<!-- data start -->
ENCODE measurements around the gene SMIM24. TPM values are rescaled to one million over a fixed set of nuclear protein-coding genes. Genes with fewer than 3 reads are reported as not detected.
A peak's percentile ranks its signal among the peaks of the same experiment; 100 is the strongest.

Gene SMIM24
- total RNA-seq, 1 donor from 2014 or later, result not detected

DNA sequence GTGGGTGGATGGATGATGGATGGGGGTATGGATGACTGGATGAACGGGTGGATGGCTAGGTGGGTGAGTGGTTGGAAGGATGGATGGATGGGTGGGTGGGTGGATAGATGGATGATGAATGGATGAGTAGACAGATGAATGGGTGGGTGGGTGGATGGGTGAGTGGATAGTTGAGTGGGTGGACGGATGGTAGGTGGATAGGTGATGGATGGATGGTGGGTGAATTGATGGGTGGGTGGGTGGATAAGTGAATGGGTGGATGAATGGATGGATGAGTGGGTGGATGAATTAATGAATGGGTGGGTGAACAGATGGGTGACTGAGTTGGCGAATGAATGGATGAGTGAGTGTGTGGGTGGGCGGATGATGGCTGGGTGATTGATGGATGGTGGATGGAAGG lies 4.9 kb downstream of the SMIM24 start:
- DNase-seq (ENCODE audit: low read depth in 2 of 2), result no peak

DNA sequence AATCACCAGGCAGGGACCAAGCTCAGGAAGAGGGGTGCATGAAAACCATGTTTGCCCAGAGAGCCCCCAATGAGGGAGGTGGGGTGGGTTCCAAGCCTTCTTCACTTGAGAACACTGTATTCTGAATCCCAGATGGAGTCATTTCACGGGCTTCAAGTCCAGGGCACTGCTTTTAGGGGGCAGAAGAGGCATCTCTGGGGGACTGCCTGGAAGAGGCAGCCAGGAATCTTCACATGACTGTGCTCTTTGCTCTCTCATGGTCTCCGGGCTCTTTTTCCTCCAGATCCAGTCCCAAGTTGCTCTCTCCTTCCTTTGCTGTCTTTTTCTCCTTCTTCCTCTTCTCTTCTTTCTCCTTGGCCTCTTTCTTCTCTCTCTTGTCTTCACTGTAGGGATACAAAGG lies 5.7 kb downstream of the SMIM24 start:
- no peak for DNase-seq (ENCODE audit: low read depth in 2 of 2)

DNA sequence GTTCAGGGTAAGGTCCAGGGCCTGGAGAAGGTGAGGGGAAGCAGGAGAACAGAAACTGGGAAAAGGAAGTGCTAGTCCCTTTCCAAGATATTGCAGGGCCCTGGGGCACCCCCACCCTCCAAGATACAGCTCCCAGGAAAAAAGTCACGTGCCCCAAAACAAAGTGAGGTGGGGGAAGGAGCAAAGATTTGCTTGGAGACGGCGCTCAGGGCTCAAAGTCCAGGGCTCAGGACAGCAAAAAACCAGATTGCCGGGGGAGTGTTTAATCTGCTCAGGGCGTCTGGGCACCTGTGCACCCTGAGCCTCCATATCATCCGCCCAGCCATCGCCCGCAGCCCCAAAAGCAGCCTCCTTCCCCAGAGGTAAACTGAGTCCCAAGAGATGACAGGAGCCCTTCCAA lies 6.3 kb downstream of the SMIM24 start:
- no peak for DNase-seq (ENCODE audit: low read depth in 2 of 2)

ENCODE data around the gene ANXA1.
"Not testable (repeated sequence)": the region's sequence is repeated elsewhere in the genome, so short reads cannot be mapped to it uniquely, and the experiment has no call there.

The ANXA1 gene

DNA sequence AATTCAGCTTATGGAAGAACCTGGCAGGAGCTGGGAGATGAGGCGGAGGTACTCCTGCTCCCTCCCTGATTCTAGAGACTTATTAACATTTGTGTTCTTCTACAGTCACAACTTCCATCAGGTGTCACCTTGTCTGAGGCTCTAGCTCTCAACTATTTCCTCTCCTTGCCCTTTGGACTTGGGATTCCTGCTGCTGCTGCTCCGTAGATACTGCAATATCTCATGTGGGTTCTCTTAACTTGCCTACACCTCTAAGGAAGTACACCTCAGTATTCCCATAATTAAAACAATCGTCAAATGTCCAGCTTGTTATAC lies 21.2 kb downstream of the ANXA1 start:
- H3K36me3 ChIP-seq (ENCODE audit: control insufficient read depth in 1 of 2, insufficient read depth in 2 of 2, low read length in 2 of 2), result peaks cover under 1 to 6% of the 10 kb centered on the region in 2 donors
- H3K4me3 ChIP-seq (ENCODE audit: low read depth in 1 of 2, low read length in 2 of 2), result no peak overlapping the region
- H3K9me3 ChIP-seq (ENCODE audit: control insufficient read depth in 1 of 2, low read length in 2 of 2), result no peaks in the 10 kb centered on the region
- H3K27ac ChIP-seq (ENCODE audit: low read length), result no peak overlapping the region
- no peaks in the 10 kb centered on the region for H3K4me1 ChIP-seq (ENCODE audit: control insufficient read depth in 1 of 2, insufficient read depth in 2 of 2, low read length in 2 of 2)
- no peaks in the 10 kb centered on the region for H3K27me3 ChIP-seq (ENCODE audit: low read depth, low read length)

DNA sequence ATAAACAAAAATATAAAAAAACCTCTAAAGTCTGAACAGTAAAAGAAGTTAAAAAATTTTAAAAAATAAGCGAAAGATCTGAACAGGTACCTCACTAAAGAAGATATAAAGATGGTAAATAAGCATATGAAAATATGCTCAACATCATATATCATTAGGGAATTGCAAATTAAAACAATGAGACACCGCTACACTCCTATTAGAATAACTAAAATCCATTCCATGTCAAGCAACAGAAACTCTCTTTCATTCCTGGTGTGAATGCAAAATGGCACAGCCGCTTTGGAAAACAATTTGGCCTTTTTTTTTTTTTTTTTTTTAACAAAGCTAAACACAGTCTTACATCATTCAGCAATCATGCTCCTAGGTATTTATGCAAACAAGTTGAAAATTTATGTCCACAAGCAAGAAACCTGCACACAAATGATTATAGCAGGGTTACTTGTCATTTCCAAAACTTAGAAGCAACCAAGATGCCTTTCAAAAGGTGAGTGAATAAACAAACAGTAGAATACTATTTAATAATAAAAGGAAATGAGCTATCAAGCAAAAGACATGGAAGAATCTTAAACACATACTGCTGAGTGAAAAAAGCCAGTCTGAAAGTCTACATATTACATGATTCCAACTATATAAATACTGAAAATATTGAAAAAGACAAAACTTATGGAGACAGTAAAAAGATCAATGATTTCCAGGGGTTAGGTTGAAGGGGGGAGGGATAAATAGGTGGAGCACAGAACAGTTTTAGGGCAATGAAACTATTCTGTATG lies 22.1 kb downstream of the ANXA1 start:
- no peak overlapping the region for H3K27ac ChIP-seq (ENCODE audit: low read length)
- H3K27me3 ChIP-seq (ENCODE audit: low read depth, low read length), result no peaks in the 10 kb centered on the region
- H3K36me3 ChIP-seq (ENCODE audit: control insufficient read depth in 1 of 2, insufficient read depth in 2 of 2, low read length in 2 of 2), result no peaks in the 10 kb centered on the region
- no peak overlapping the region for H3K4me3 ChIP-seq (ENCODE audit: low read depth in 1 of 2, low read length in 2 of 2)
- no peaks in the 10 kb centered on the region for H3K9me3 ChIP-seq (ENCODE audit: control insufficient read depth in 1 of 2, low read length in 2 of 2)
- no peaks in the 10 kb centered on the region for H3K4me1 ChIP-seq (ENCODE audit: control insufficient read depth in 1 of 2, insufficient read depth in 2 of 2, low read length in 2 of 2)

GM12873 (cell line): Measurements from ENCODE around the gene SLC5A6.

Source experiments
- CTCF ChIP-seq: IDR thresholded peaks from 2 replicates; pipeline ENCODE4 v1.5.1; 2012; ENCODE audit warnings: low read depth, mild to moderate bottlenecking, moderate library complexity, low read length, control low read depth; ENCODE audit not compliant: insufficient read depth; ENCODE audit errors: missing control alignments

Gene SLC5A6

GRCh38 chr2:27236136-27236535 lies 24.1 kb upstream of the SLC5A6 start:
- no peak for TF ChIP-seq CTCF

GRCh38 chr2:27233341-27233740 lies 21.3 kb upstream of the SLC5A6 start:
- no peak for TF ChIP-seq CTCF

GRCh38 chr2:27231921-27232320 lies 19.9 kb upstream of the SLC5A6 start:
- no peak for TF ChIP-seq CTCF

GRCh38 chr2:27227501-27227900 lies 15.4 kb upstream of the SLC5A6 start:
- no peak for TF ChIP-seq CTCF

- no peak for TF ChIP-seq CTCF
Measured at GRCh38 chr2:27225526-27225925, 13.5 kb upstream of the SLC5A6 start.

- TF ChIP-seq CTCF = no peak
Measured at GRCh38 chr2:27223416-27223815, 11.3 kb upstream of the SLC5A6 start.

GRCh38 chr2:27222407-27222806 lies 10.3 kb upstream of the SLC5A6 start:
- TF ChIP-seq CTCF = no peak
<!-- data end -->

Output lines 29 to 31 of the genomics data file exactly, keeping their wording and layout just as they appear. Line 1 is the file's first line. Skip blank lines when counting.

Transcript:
Source experiments
- CTCF ChIP-seq: IDR thresholded peaks from 2 replicates; pipeline ENCODE4 v1.5.1; 2012; ENCODE audit warnings: low read depth, mild to moderate bottlenecking, moderate library complexity, low read length, control low read depth; ENCODE audit not compliant: insufficient read depth; ENCODE audit errors: missing control alignments

Gene SLC5A6